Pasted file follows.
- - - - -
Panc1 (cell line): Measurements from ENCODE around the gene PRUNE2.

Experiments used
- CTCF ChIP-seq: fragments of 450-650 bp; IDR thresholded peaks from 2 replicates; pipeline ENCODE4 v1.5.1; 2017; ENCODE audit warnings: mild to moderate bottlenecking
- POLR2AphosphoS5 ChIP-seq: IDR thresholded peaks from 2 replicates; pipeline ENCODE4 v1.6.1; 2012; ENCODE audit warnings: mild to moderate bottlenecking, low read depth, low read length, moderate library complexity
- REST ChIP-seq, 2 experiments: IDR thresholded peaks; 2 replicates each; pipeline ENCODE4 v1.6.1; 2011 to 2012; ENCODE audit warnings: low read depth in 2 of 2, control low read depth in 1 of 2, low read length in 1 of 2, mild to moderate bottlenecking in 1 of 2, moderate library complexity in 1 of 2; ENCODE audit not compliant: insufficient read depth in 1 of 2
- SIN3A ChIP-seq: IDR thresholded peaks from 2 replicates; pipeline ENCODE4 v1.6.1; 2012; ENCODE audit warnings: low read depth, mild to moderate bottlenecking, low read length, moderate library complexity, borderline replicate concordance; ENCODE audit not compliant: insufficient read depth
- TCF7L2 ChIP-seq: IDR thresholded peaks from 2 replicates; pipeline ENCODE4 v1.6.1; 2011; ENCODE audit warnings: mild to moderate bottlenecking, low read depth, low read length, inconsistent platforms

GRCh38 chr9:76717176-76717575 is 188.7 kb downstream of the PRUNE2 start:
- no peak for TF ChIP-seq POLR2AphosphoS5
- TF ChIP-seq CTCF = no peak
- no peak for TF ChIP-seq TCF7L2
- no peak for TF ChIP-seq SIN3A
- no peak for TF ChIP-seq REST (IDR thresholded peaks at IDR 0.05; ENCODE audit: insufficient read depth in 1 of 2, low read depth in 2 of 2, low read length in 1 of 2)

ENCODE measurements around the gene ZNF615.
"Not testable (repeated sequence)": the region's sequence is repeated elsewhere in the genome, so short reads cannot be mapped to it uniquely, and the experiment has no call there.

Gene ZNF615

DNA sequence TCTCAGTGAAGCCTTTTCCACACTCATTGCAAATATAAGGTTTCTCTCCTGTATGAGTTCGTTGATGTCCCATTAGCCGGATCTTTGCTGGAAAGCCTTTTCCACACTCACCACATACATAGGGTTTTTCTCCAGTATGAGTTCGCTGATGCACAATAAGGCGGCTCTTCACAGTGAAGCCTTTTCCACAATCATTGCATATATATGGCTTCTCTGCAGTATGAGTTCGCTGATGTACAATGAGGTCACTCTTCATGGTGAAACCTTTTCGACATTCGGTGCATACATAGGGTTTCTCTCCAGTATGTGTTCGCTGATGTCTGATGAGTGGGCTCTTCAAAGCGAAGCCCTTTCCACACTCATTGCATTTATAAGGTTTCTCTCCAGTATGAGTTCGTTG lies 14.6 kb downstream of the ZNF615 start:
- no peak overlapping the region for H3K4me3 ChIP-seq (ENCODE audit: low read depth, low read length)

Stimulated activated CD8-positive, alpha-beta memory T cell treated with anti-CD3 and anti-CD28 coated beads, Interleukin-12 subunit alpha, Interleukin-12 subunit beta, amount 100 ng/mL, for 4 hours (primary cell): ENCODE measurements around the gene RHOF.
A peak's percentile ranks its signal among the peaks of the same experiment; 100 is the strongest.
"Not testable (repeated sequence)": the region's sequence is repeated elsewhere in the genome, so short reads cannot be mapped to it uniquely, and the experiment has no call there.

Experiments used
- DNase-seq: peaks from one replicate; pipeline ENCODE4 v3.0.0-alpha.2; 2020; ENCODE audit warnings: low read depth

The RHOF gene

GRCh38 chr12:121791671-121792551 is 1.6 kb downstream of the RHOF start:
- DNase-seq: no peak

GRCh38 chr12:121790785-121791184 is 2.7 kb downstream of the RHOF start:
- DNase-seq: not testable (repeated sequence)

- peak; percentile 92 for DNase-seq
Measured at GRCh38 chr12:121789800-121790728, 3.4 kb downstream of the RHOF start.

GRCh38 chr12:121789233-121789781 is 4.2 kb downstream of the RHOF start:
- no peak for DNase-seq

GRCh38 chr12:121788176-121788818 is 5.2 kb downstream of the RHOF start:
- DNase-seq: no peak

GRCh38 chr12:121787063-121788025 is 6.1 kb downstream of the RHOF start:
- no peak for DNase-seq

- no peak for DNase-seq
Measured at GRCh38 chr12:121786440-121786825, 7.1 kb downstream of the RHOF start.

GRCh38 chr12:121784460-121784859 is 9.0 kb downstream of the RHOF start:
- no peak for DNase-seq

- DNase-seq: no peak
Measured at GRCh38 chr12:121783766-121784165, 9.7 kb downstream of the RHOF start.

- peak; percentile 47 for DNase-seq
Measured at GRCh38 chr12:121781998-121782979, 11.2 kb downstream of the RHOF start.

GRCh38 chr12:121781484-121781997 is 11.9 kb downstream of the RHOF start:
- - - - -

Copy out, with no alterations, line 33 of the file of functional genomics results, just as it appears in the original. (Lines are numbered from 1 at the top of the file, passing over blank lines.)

GRCh38 chr12:121788176-121788818 is 5.2 kb downstream of the RHOF start: